Herbal remedies

A few days ago I was cutting back some of the saw-sedges that grow on the property—pulling on the leaves while simultaneously cutting the bases with a serrated sickle. They’re not called saw-sedges for nothing—the edges are razor-sharp. Of course, gloves are a necessity, but dum-dum that I am sometimes, the pair I was using had a significant-sized hole in one finger.

So of course, the inevitable happened—that finger was cut into by a sharp stem.

There was a lot of blood and a lot of swearing as I headed for the bathroom. It was a deep cut. I washed it, dunked it in some antiseptic and tried to apply a bandaid. But it wouldn’t stop bleeding. The bathroom basin was getting redder & redder.

Then I remembered yarrow. I have it growing down in the food forest as a groundcover. It’s known to be anti-haemorragic, in other words it stops bleeding. Isabell Shippard in her excellent book, How Can I Use Herbs in my Daily Life, mentions that Achilles used it during the Trojan Wars to stop the bleeding of his soldier’s wounds, and goes on to say,  “during the first world war it was used to treat wounded soldiers”. Its botanical name is Achillea millefolium, in memory of Achilles and some of its common names are ‘staunchweed’ & ‘soldier’s woundwort’.

So I headed down the back and picked a few feathery stems, took them back to the house, washed them, chewed them into a paste and stuffed it into the cut. After 10 minutes, holding it there tightly, I took a look. There was a slight oozing of blood but no gushing like it had been. I put a bandaid around the finger, holding the paste there and waited half an hour, then took it off and washed the cut again. There was no bleeding. Of course, I knew it would work as I’d done it before!

Here’s yarrow in flower in the garden. Very pretty, but I have to put wire around it as the rabbits love the flower stems and flowers. They don’t worry about it when it’s not in flower. Perverse creatures:

That’s not the end of the story. Being a deep cut, it was going to take some time for new skin to grow and heal over. That’s where comfrey comes in.

I won’t waste time raving about the healing powers of comfrey here. Go to Isabell Shippard’s website and read her article about it.

In this case I didn’t go out to the garden, pick some comfrey and chew it into a paste. I’ve tried that; it’s yuk! Some years ago, being aware of comfrey’s healing powers, I bought a jar of comfrey ointment in a health food shop. Much cleaner and nicer to use:

I knew it would work too, because I once used it to clear up a nasty ulcer on my husband’s leg. I smeared some into the cut and put a bandaid on it. Changed the bandaid twice a day with  more ointment. The rate of healing has been amazing! The deep cut has rapidly become shallower as new skin filled it in. No photos of the finger, I’m afraid—this post didn’t occur to me until much later and anyway, it would have been hard to take photos initially without getting blood on the camera!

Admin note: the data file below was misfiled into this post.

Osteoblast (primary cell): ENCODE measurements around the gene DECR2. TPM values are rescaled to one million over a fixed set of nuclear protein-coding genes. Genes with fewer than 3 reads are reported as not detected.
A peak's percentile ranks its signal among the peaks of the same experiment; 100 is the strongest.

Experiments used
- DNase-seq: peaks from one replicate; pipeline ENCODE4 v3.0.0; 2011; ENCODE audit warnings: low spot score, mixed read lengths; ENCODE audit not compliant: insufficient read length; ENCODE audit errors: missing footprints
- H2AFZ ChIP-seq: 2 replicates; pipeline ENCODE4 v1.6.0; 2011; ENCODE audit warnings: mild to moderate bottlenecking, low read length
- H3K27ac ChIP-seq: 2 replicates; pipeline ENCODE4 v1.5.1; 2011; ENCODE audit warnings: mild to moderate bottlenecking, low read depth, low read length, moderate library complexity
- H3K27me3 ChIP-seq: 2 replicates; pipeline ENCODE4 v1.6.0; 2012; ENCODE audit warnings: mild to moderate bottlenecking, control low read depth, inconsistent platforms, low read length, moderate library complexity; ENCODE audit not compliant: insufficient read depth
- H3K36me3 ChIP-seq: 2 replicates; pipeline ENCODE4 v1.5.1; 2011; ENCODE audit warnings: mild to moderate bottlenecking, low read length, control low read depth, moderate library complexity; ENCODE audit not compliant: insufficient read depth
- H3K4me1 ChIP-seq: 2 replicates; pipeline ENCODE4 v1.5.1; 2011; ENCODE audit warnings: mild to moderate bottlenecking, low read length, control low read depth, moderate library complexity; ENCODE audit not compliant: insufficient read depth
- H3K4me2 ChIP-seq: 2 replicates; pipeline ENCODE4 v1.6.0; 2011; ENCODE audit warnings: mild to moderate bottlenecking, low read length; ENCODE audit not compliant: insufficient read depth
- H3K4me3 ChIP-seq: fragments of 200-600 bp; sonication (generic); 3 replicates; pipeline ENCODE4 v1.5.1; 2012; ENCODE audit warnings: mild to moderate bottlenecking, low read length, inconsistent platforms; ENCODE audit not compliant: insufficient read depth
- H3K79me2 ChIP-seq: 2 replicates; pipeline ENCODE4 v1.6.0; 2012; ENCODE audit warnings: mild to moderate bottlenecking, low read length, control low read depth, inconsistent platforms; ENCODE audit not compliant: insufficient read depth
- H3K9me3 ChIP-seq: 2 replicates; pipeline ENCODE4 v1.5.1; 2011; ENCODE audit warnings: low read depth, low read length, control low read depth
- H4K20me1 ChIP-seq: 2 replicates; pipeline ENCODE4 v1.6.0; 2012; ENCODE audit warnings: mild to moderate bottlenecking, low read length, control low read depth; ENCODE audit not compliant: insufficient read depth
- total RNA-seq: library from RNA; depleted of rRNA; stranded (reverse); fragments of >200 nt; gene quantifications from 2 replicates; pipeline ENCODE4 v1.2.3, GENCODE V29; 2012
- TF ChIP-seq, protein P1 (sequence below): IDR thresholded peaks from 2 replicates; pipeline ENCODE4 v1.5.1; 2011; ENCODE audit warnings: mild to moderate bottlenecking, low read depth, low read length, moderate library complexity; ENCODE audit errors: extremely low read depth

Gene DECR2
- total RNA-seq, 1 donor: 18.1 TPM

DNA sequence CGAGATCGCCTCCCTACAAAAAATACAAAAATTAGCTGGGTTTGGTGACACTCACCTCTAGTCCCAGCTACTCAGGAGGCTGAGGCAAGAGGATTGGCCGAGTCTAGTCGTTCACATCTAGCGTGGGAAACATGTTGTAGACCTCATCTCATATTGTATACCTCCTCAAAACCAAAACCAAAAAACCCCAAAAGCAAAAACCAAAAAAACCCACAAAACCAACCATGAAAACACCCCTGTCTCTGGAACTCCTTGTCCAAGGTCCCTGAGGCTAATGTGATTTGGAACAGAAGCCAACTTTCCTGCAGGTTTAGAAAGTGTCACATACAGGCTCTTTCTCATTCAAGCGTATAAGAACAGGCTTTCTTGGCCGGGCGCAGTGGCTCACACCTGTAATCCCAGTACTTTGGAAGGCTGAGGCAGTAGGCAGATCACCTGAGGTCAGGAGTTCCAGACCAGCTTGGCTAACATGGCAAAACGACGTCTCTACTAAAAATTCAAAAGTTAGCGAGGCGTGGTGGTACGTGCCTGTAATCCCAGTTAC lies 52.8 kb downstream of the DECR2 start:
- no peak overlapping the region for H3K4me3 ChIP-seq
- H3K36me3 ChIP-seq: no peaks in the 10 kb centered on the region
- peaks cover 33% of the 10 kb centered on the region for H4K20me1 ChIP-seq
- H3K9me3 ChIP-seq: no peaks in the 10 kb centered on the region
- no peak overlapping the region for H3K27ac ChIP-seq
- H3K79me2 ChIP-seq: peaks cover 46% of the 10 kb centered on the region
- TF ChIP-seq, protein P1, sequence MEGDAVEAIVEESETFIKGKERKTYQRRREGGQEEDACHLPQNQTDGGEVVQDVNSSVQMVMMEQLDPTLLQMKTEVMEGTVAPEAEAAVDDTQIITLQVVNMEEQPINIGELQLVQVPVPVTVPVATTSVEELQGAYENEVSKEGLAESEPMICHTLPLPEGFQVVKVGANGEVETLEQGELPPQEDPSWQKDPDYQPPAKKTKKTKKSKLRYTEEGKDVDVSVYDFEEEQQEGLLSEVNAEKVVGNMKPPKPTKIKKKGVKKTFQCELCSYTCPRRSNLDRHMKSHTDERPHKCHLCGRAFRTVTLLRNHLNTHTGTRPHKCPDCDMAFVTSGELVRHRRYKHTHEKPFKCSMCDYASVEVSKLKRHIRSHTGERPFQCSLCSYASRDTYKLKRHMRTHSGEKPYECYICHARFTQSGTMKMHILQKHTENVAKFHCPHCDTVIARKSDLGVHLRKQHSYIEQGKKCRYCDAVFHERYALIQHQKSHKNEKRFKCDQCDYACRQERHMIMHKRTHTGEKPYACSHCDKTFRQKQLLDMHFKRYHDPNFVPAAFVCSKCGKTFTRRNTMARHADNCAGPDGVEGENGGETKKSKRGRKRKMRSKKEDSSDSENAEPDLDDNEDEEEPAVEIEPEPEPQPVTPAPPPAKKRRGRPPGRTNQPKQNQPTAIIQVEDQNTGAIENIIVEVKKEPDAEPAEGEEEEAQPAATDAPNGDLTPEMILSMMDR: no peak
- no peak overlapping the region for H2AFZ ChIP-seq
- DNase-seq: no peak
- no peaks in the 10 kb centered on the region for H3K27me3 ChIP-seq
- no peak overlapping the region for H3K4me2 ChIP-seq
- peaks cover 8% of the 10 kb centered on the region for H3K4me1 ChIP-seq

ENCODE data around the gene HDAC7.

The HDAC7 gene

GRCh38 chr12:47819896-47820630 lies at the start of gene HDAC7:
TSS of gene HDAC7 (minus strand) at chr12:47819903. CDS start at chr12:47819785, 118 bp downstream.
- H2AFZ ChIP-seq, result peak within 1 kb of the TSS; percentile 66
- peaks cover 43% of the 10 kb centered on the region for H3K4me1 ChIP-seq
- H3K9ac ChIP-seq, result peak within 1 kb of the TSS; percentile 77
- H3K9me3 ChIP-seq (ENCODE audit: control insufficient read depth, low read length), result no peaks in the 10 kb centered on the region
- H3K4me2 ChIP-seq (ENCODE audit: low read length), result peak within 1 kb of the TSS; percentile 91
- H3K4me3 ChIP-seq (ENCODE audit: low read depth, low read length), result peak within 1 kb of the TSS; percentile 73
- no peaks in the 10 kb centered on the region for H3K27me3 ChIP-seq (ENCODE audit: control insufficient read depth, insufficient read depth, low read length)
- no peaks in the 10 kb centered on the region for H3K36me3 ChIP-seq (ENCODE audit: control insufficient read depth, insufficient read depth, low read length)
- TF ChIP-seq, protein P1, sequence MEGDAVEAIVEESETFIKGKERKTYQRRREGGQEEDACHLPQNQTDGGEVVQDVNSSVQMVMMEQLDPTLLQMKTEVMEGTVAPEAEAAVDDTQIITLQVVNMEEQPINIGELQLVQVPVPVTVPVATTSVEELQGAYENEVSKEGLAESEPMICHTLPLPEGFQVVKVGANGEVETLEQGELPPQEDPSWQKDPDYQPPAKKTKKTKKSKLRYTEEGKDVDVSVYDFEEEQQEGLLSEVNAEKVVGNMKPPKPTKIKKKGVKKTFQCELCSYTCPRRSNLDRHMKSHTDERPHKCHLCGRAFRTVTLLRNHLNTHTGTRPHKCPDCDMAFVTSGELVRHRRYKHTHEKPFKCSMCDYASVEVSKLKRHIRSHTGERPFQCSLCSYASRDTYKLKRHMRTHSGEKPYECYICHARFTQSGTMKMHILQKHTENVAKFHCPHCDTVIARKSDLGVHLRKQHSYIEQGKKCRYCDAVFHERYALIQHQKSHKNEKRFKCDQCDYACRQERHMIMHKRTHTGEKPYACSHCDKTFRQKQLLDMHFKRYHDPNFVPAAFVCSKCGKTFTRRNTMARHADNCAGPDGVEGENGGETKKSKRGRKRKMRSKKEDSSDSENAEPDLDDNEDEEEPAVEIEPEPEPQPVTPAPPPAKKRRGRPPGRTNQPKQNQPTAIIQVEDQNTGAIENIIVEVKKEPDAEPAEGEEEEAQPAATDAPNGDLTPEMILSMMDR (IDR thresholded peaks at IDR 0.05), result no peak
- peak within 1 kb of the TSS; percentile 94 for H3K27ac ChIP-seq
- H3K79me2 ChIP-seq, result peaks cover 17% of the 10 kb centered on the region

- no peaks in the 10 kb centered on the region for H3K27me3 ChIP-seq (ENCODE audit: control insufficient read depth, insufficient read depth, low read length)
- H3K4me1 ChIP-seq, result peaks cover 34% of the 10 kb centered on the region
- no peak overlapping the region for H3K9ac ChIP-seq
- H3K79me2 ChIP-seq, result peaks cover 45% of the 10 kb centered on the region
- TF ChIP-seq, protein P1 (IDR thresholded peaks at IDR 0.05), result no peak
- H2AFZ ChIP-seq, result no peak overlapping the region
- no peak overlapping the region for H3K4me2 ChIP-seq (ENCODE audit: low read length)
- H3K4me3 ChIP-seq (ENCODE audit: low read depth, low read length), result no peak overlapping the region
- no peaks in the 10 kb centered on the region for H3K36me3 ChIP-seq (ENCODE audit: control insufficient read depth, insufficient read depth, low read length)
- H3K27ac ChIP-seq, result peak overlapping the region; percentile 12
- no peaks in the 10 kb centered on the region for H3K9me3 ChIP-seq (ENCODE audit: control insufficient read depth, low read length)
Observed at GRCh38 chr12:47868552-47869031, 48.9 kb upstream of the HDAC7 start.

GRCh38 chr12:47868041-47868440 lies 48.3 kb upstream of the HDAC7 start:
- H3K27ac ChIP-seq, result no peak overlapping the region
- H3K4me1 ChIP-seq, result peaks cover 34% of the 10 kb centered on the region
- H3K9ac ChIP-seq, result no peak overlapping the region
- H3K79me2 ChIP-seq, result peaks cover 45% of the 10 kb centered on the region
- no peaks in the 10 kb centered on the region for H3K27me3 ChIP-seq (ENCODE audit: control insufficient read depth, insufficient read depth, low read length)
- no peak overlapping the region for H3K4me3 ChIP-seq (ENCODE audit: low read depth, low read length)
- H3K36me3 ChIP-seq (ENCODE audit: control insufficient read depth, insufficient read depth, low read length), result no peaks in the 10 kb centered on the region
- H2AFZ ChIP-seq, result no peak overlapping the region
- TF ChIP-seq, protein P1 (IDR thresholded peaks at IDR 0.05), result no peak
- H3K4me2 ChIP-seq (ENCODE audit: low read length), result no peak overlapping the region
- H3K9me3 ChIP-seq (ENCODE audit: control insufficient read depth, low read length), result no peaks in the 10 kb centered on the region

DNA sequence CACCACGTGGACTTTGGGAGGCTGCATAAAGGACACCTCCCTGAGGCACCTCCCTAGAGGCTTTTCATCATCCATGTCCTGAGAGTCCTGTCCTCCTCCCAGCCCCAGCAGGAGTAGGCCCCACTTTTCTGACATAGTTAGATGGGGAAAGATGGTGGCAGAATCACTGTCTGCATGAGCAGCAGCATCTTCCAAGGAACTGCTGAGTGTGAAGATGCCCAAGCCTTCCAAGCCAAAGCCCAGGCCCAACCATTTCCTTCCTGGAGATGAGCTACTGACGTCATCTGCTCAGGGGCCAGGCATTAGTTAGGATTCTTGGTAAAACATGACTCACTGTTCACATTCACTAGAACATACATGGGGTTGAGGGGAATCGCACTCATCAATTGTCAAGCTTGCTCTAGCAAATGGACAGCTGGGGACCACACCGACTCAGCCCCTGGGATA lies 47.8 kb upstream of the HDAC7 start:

So there you go! A collection of medicinal herbs growing in the garden could be a very valuable asset to have in a medically-uncertain, peak-oil future.


5 Responses to “Herbal remedies”

  1. notsomethingelse Says:

    Ouch, but well done and good thinking, I too love and highly regard Isabell Shipard’s books. A ‘must have’ for effective future-proofing.

    Yarrow is also growing in my garden, though I can’t take credit for that as It was already there when I moved in. I also have a single Comfrey plant, purchased as a seedling. I have tried to grow comfrey several times from seed, but without success and am therefore hoping for great things from my one plant.


    • foodnstuff Says:

      Comfrey propagates easily from root cuttings. Just dig up a piece of the clump and pot up until it starts to grow then plant it out, or alternatively, just plant the piece.


  2. narf77 Says:

    You never cease to amaze me with the wealth of information that you deliver in your posts Bev. I am in the process of getting Steve to help me build some vertical herb spirals (in the vain hope that the herbs on the top might escape the wallabies…) and was thinking about planting out yarrow. The feral cats here eat the rabbits but the wallabies are a bit big for them to tackle (worse luck!) so they do their thang and are starting to ringbark some of the unprotected plants that we have recently planted on Serendipity Farm. Herbs are amazing. My gran grew them way back when I was a little tacker and I learned about their amazing properties at her knee. She was growing herbs before they were trendy to grow and actively used them for all sorts of things. I plan on stuffing Serendipity Farm to the back gills with edible and medicinal annuals and perennials for the future. Cheers for another wonderful post Bev and heres to many more (minus the finger cutting event that spawned it though 😉 )


    • foodnstuff Says:

      Thanks for the comments Fran, & happy herb growing.

      (Posting a parcel to you tomorrow)


      • narf77 Says:

        I am excited now! 🙂 I have been talking to a Dutch lady who is going to help me set up a seed swap event. I am hoping to make it a more regular thing than “once”. She and other international people have a seedy penpal relationship thingo going where they share the love around. I know that we have problems with sharing here in Australia (aside from foxes that appear to be shared equally between The Mainland and Tasmania if our Fox Taskforce is to be believed 😉 ) and the logistics of importing seeds make it impossible for me to join in on their seedy penpal events BUT I figured if you can’t beat them… start your own! I will let you know when I get it started and maybe you could join in? I know that we have problems in Tasmania with some veggie and other seeds BUT we can get around that 🙂 Let me know what you think of the idea.


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